HAND: And even though that's not as exciting as a giant Europan squid, it's still profound from the standpoint of changing the way we think about life and biology. For all of the diversity of life on Earth from a giant squid to Mick Jagger to extremophile microbes, we're all connected by the same tree of life.
And if we were to find even a simple microbe on Europa, I would be curious, what makes it tick? Does it have DNA or does it run on some other genetic compound? Is it connected to some other tree of life that's completely independent from life on Earth? GWIN: And the only way to find that out is to go there. Hand says plans for a mission are underway.
HAND: That mission will hopefully get to the launchpad in ish and then out to Jupiter and Europa in the mid to late s. And it'll fly by Europa some 45 times and send back all sorts of stunning images and spectra and ice-penetrating radar and lots of great stuff. Just by a curious serendipitous quirk of our solar system, the pressure at the deepest regions of our ocean.
And so I think these environments on Earth can be extremely informative in serving as a guide for how we assess whether or not the deep ocean of Europa could be habitable or possibly even inhabited. But later on as an adult, she found her first cave microbe. It said that the cave had only recently been dug into.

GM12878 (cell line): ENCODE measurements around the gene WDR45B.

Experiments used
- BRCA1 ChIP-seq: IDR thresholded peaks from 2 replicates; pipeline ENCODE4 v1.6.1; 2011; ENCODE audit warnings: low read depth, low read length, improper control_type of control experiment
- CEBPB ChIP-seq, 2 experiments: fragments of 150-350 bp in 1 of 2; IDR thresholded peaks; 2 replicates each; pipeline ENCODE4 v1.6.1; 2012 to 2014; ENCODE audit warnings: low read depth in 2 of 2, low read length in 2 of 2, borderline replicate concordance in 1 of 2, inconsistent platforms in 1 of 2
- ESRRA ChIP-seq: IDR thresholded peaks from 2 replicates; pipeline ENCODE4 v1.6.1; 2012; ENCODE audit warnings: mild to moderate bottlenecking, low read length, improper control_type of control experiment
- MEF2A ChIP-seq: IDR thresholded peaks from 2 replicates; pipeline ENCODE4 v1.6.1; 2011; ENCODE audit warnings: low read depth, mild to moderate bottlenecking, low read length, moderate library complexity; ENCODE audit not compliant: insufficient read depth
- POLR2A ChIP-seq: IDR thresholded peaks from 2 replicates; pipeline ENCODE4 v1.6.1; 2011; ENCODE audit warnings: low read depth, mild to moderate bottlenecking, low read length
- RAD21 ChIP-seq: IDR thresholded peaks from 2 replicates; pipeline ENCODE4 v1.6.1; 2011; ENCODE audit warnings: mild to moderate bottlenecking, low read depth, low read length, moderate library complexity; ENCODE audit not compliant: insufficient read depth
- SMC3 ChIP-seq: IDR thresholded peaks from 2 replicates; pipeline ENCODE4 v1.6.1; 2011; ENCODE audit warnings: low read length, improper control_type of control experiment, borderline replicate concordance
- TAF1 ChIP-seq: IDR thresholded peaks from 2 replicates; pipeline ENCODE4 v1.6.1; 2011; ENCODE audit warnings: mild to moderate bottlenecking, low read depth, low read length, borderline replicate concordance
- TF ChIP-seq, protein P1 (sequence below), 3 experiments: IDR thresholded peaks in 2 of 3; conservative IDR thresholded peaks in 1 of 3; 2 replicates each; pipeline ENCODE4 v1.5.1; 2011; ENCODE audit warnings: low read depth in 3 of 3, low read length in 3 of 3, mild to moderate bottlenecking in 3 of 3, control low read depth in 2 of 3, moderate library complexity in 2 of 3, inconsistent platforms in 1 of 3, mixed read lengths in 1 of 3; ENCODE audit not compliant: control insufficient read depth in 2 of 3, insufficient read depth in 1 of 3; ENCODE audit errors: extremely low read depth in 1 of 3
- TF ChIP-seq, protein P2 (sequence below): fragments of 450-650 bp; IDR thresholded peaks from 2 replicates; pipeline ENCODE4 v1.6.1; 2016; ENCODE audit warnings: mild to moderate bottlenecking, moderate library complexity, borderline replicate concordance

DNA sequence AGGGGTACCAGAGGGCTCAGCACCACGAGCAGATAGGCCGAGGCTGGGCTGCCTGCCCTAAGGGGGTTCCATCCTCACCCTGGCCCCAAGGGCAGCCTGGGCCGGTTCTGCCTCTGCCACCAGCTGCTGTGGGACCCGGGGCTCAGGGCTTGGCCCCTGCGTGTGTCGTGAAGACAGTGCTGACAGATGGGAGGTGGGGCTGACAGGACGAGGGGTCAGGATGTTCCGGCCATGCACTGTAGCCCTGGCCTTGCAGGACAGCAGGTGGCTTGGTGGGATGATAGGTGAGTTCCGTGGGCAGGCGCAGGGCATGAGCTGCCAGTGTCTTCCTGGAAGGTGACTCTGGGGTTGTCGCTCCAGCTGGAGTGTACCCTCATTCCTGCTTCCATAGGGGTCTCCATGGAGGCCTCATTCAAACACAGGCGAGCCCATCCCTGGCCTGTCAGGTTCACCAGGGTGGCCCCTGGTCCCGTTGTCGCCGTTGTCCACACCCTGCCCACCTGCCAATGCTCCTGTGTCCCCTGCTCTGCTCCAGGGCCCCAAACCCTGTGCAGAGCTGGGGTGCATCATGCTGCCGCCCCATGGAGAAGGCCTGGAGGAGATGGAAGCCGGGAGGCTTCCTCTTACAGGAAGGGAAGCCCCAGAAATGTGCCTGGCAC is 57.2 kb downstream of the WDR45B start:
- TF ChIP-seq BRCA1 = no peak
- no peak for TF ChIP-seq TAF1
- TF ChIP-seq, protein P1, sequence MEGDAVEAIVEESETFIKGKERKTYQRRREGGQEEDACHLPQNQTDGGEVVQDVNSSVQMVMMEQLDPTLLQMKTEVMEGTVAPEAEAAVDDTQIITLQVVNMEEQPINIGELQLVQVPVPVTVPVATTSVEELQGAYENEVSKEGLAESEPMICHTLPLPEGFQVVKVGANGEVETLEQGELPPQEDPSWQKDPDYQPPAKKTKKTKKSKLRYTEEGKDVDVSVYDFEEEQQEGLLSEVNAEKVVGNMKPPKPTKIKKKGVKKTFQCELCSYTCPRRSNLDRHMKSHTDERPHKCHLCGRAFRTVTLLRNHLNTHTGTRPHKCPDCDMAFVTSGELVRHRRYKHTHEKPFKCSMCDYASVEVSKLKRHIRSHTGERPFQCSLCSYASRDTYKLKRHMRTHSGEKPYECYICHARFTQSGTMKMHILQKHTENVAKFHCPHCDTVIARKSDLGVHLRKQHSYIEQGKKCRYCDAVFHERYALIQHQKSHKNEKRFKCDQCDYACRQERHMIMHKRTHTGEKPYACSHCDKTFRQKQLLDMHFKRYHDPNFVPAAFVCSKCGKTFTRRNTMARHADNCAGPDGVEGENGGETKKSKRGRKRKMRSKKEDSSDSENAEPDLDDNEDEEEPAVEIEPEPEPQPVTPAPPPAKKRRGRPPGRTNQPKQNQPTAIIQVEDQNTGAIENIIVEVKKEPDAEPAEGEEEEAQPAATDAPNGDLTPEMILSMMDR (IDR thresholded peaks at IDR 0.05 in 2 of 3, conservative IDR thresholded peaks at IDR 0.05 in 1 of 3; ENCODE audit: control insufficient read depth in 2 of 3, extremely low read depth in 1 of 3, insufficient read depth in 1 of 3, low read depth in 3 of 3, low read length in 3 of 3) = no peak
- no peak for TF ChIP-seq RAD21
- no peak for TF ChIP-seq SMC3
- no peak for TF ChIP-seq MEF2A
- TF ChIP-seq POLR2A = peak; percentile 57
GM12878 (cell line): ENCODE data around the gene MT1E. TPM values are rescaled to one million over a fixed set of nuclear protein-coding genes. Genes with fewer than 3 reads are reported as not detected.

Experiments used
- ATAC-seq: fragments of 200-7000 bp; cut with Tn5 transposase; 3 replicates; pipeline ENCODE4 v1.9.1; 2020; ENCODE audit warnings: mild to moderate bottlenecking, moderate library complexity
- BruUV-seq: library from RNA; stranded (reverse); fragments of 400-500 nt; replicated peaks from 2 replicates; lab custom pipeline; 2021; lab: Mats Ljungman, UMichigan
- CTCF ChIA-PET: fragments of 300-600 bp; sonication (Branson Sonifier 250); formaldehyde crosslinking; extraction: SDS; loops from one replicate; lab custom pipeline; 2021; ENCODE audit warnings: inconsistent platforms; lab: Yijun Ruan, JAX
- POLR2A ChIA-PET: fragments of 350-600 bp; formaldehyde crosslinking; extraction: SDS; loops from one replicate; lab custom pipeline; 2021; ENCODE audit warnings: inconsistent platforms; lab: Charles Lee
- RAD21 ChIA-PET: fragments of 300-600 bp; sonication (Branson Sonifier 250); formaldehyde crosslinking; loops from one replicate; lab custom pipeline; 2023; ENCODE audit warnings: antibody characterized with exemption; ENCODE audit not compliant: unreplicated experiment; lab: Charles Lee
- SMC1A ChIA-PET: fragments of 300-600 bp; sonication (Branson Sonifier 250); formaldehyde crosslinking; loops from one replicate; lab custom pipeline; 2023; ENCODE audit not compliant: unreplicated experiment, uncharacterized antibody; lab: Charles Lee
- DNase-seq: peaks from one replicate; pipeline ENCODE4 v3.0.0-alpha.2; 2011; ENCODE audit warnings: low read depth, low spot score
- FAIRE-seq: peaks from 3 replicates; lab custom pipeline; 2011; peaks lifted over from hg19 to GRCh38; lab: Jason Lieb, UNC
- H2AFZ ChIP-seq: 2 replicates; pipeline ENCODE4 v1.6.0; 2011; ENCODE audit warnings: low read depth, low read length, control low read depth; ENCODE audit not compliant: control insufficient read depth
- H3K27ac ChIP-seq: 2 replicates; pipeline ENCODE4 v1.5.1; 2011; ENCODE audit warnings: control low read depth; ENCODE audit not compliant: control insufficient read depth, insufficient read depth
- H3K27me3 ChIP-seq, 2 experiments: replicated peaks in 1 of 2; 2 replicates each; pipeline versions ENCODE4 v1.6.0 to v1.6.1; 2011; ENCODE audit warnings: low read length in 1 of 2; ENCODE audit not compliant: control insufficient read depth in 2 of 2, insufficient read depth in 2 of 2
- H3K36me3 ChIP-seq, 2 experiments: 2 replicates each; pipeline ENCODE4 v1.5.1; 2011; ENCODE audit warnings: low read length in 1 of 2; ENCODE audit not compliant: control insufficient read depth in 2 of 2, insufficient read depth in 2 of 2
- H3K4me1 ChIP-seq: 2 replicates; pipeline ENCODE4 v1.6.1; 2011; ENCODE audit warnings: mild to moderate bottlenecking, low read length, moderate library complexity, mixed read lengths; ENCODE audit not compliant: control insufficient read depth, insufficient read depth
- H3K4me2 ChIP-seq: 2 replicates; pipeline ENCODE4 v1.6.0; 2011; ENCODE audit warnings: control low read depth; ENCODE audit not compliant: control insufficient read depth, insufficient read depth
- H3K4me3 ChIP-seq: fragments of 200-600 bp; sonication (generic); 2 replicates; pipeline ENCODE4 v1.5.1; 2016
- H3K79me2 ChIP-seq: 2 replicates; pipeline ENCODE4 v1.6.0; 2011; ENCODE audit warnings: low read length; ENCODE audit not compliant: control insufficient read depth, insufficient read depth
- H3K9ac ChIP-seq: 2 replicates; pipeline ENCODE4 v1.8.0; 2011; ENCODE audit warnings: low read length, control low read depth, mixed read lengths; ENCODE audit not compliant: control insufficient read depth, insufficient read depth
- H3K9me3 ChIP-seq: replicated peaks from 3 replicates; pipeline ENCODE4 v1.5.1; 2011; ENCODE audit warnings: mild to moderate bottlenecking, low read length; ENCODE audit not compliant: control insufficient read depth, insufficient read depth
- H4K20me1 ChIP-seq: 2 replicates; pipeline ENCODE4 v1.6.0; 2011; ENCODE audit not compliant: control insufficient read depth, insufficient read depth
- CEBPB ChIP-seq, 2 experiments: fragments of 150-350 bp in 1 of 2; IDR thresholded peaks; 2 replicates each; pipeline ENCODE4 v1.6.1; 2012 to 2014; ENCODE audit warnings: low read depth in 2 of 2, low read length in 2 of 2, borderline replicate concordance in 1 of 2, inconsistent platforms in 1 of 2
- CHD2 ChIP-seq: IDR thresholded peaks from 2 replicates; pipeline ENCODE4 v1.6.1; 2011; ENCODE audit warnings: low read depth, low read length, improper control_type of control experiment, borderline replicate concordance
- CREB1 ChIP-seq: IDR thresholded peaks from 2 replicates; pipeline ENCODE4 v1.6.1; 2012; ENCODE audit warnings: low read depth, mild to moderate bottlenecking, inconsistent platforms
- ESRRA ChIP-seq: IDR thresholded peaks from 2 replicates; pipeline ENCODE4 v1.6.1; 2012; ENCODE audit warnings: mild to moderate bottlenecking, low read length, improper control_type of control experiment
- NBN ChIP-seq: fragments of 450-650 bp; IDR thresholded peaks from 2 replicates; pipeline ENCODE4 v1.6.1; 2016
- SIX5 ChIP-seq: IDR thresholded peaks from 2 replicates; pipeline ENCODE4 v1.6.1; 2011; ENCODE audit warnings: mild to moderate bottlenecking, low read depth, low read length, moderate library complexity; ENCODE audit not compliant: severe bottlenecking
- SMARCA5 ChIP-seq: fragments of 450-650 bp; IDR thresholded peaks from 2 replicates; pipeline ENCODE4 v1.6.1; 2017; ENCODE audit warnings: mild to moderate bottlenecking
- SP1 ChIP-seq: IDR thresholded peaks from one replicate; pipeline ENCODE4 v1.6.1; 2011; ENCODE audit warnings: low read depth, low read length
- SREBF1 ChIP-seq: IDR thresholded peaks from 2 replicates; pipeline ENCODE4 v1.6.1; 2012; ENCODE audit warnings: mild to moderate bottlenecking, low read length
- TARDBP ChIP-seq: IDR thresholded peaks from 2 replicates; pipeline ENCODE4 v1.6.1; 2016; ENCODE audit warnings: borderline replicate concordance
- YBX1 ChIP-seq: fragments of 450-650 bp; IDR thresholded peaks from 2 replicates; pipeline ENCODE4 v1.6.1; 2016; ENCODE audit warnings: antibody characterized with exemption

That it was massive and huge and unexplored and pristine; and that there were a great richness of sulphur minerals. And the last thing that really caught our attention was the fact that one of the U. Geological Survey scientists had seen what he thought were microorganisms present in some of these spectacular mineral formations there. BOSTON: I happened to be looking up and a blob of this brown and orange stuff fell into my eye and it completely made my eye swell up within a matter of minutes. And I had to then back out of the cave with my eyes swelled shut. So then I didn't even have my three-dimensional vision.
I think that that seems like a biological signal. GWIN: A biological signal, as in the blob might be alive. And once they got out of their dark cavernous world, the microbes that had gotten into her eye died. BOSTON: The material that had fortuitously flopped into my eye actually was a very exotic and very amazing microbial mineral community. Where did we come from? Are we alone? And how are we going to thrive in our future? And it, it would be a really profound moment when I think we are able to say it's possible for life to exist somewhere that is not here.
Why is that? Oxygen seems to be the key to complex life on Earth and some of the calculations that we've done indicate that Europa's ocean could potentially have enough oxygen to support some of the smaller organisms that we see in our ocean like polychaete worms and jellyfish, et cetera. So I would be happy with the tiniest of microbe but, um, I hold out a bit of hope that maybe evolution has clicked even further along within Europa's ocean. You can find a report from Kevin Hand about all of the fascinating science behind the potential for life on Europa. And of course, there are plenty of incredible pictures.
Drake Baer , Tech Insider. We were greeted at the door by Lowline cofounder Dan Barasch, who's been trying to get the park off the ground — or underground — since Before Lowline, he ran strategy at the super-cool PopTech conference and held several jobs at Google. Shade-loving plants get lower light, sun-seekers get more.
We came in on an overcast day, so there wasn't a ton of light being piped through. Basically, the light delivery system is like a reverse periscope. Using some very fancy mirrors, light is reflected from the roof above down into the Lab. Dan took us up on the roof to see for ourselves. The sun, he explains